Does Islam forbid depictions of the Prophet Muhammad?
Scholars are divided on the question. In the Quran, Abraham scolds his people for persisting in their worship of images. They tell him their ancestors worshipped them, and Abraham responds that they were error. Elsewhere, he asks God to save him and his offspring from worshipping idols.
Some have interpreted this as a warning that depicting God or prophets may lead to idolatry, or the worship of a physical object.
Some hadith, or records of Muhammad’s teachings, are more explicitly prohibitive, but here, too, there is controversy. Some Muslims are opposed to any depictions of people or animals. This historically has contributed to the prevalence of geometric patterns and calligraphy in Islamic art. But many Muslim artists have drawn the line, so to speak, elsewhere, and have freely depicted people, including prophets. Sometimes when the Prophet Muhammad is drawn or painted, it is with his face veiled or obscured, or he is represented by flames.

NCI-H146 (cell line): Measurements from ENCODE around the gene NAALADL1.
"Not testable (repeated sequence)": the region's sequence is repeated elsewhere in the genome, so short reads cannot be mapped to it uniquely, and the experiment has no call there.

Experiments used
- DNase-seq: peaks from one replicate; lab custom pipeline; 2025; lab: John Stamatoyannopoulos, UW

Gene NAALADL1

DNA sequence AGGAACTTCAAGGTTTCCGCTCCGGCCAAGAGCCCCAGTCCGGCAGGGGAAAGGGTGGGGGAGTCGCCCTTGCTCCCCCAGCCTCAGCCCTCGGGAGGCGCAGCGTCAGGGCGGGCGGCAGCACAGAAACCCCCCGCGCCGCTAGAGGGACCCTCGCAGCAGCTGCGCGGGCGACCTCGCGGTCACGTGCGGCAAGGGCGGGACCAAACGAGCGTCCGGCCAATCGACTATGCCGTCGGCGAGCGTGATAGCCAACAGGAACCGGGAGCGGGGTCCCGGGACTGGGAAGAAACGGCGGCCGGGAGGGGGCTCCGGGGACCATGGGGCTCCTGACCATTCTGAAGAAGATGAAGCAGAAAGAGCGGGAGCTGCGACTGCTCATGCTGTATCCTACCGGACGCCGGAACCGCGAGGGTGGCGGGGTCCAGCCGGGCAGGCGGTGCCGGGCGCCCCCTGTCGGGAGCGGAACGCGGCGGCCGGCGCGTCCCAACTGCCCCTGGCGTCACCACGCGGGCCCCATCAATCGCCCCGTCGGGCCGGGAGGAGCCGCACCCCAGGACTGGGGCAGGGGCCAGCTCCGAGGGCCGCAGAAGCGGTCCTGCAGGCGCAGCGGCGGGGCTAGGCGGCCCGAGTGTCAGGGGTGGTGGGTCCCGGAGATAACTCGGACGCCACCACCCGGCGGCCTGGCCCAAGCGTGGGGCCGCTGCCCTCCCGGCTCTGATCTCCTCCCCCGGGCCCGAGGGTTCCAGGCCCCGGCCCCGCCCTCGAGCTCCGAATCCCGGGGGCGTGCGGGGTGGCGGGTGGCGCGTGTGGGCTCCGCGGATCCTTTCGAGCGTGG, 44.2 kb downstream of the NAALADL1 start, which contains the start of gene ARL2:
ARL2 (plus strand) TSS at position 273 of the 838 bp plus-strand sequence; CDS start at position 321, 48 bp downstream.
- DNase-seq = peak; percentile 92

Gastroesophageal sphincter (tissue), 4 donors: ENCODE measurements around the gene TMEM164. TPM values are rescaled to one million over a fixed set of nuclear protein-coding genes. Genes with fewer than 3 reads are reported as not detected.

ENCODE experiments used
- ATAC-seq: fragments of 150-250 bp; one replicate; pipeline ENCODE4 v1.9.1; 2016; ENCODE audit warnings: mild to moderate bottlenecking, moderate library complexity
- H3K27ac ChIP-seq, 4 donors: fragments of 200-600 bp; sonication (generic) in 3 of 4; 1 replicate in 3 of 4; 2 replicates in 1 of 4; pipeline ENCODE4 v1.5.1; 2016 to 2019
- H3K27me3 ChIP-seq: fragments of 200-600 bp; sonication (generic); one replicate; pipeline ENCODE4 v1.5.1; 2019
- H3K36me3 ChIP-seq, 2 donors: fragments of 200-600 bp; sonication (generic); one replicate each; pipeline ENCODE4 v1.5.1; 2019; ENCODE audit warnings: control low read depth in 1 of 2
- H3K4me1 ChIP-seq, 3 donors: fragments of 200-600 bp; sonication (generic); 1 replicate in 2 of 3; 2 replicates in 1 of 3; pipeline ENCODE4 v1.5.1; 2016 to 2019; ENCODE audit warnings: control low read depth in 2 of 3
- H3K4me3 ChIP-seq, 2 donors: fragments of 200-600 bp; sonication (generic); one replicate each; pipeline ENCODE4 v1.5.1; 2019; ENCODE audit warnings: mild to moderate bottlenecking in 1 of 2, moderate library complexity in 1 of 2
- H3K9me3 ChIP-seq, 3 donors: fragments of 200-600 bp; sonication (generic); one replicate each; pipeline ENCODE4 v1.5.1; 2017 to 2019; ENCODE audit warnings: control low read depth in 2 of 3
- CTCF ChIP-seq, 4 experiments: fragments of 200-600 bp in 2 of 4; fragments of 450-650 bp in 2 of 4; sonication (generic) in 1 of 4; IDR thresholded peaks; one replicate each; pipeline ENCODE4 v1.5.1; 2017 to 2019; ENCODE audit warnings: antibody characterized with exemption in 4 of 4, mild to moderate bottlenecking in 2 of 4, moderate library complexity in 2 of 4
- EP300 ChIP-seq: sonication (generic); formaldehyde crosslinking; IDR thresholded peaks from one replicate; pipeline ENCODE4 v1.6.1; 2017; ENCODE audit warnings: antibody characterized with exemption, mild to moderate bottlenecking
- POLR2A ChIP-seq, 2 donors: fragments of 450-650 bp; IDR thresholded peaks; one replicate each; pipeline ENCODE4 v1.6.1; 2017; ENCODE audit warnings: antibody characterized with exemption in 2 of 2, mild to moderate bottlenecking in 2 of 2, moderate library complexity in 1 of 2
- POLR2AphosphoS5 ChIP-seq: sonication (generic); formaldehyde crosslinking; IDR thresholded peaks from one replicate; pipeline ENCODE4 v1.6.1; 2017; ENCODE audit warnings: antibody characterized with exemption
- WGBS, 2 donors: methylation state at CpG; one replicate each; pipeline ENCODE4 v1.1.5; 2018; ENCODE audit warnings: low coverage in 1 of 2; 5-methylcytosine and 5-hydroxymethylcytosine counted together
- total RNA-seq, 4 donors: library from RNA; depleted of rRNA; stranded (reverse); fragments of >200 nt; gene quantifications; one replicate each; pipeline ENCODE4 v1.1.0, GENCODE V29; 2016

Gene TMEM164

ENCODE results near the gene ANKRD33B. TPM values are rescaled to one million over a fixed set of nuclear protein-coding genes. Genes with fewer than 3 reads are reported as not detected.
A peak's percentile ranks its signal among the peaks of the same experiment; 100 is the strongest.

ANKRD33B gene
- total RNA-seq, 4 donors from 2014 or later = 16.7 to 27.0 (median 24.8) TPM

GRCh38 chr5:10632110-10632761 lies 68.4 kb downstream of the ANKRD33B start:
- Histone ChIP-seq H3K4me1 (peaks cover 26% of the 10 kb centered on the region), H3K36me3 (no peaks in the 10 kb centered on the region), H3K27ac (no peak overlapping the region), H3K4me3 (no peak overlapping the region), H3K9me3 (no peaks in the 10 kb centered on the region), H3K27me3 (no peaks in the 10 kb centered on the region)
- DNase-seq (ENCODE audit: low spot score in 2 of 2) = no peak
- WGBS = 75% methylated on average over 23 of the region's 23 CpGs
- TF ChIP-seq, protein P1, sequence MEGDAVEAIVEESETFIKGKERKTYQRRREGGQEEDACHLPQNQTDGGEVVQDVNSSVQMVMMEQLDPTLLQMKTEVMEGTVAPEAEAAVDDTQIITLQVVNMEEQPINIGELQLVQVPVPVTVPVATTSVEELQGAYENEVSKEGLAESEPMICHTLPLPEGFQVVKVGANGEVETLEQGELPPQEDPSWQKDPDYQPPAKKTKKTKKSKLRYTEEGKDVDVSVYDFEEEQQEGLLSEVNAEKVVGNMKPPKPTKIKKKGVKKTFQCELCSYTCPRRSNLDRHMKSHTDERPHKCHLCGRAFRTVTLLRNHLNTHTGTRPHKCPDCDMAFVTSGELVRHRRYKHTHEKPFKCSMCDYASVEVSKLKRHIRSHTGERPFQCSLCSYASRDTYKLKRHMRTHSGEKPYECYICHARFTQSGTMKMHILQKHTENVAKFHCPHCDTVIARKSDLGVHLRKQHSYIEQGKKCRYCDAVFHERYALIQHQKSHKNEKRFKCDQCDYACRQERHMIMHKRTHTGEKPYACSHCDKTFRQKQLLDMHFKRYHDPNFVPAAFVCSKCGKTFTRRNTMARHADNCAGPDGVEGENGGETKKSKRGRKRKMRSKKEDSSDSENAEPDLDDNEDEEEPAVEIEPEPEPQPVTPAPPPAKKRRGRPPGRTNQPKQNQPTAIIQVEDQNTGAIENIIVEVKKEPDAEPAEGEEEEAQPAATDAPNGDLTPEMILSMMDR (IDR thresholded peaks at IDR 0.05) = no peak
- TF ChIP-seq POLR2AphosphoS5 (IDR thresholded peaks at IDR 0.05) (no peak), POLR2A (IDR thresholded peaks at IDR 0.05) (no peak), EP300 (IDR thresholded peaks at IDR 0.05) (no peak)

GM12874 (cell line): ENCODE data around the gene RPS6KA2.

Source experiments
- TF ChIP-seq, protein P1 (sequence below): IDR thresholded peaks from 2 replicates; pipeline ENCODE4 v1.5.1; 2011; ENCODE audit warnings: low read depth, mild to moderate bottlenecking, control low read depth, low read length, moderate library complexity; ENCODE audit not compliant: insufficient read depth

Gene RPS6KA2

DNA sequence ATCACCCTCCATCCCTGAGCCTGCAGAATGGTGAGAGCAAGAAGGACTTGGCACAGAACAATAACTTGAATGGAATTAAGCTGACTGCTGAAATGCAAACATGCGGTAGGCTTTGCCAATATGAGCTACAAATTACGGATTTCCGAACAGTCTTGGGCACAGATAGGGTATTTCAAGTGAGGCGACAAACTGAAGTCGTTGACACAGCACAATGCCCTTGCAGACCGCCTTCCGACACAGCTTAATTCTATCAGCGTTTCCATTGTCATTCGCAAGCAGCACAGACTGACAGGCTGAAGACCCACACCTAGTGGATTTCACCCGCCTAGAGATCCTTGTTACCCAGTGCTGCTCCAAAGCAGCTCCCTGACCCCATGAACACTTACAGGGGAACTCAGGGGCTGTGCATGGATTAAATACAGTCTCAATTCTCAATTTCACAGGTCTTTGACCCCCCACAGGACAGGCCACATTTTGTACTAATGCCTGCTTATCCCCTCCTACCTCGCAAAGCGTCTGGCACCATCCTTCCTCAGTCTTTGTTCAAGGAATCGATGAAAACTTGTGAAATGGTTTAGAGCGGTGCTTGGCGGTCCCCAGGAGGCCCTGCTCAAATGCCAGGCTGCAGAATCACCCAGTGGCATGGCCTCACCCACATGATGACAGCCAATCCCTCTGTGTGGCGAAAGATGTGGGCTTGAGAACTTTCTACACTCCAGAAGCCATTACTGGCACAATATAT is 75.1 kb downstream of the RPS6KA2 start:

Is he ever depicted clearly?
Yes. There is a rich tradition, dating back centuries, of Muslim artists depicting Muhammad—in prayer, on horseback, ascending to heaven.
Is this more common in the Shia Muslim tradition than in the Sunni one?
Yes, but not exclusively so.
What about modern days?
Depictions of Muhammad in Muslim countries are far less common today. A large mural showing Muhammad with his face veiled was installed in Tehran in 2008.
Are there Muslims today who argue that it should be acceptable to depict Muhammad?
Yes. Maajid Nawaz, a former Islamist and now a liberal Muslim activist and aspiring politician in Britain, received death threats last year after tweeting a cartoon of Muhammad and Jesus greeting each other. In a recent column, he said that, as a Muslim, he was not offended by the cartoon “because my God is greater than that.”